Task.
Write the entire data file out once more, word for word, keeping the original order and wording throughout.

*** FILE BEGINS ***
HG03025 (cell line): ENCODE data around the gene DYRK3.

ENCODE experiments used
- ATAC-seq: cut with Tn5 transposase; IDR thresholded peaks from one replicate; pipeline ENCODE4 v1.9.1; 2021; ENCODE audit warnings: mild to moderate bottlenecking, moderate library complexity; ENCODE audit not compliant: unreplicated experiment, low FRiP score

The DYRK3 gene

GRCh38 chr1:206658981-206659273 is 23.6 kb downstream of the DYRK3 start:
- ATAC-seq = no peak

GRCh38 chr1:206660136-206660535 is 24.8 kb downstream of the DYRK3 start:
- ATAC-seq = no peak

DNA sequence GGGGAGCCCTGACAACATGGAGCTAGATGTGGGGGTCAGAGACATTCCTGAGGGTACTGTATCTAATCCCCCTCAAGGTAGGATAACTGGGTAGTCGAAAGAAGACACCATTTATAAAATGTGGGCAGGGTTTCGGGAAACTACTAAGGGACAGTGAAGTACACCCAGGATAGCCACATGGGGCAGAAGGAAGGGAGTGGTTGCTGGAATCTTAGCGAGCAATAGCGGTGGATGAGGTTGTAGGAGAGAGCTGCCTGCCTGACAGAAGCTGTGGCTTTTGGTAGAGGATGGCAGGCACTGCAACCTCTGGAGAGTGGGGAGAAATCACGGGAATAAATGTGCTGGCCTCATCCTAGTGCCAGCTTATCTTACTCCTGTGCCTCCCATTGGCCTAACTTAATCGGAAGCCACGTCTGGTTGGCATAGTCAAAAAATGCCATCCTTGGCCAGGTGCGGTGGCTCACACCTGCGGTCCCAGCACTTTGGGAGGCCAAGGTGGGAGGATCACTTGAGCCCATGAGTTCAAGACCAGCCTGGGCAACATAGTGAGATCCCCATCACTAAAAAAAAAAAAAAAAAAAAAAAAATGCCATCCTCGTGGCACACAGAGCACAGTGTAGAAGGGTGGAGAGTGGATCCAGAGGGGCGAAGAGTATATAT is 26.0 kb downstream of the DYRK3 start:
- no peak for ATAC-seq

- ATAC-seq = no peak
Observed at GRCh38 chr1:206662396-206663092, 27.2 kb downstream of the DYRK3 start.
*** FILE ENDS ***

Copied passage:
HG03025 (cell line): ENCODE data around the gene DYRK3.

ENCODE experiments used
- ATAC-seq: cut with Tn5 transposase; IDR thresholded peaks from one replicate; pipeline ENCODE4 v1.9.1; 2021; ENCODE audit warnings: mild to moderate bottlenecking, moderate library complexity; ENCODE audit not compliant: unreplicated experiment, low FRiP score

The DYRK3 gene

GRCh38 chr1:206658981-206659273 is 23.6 kb downstream of the DYRK3 start:
- ATAC-seq = no peak

GRCh38 chr1:206660136-206660535 is 24.8 kb downstream of the DYRK3 start:
- ATAC-seq = no peak

DNA sequence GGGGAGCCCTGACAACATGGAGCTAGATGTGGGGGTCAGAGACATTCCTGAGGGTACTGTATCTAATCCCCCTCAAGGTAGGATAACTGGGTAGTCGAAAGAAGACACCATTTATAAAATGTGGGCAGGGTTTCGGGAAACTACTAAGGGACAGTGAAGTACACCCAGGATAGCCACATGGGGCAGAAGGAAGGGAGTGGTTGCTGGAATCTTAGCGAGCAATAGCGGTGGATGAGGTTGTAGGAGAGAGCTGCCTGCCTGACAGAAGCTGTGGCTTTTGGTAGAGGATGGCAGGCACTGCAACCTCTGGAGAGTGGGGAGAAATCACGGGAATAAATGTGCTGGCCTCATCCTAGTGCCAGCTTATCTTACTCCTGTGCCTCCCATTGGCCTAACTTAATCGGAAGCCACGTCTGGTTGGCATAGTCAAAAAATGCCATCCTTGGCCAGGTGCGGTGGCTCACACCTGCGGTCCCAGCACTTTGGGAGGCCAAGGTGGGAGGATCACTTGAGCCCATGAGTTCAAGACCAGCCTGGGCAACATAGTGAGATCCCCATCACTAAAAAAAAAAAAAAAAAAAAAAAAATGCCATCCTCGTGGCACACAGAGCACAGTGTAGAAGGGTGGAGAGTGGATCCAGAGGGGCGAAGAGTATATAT is 26.0 kb downstream of the DYRK3 start:
- no peak for ATAC-seq

- ATAC-seq = no peak
Observed at GRCh38 chr1:206662396-206663092, 27.2 kb downstream of the DYRK3 start.